Interview with Patrick Stark (Co director of Any Wednesday)

Firstly, I’d like to ask what first made you become interested in the subject matter of veterans of war suffering from PTSD?

The story and character creation began with my co-director Allie Light, who had created “Any Wednesday”, a fictionalized adaptation of a true event and her protagonist, “C’Mo”, who suffers with Post Traumatic Stress Disorder.

Upon reading the script, my curiosity was piqued as I completely immersed myself in the world of this character, an Iraq war vet living on the streets of Austin. Having been asked to co-direct the film, I conducted as much research as I could on PTSD and the stories of veterans and others who experience and suffer from life-threatening trauma, so that I could somehow identify with C’Mo and help direct an authentic performance from the actor.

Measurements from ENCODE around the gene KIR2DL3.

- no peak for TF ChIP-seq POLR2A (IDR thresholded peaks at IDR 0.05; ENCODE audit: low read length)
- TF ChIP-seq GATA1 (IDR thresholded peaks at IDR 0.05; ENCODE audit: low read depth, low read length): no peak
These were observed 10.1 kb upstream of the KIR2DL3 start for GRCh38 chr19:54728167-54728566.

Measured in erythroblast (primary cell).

It was of the utmost importance to connect emotionally with material before truly committing wholeheartedly to producing and directing Any Wednesday – that was not difficult to achieve. “C’Mo” reminded me of my own nephew, Benjamin, who at that time had been struggling with life on the rough streets of Vancouver’s East End with schizophrenia and addiction.

It was equally important for me to connect with the character of “Agnes” whose dementia was taking its toll on her, erasing the very characteristics and person she spent her entire life becoming. Agnes reminded me of my paternal grandmother who also happened to be a schoolteacher. She was bright, strong and intelligent and it was heartbreaking to witness her losing herself to the symptoms that affected her memory, thinking and social abilities.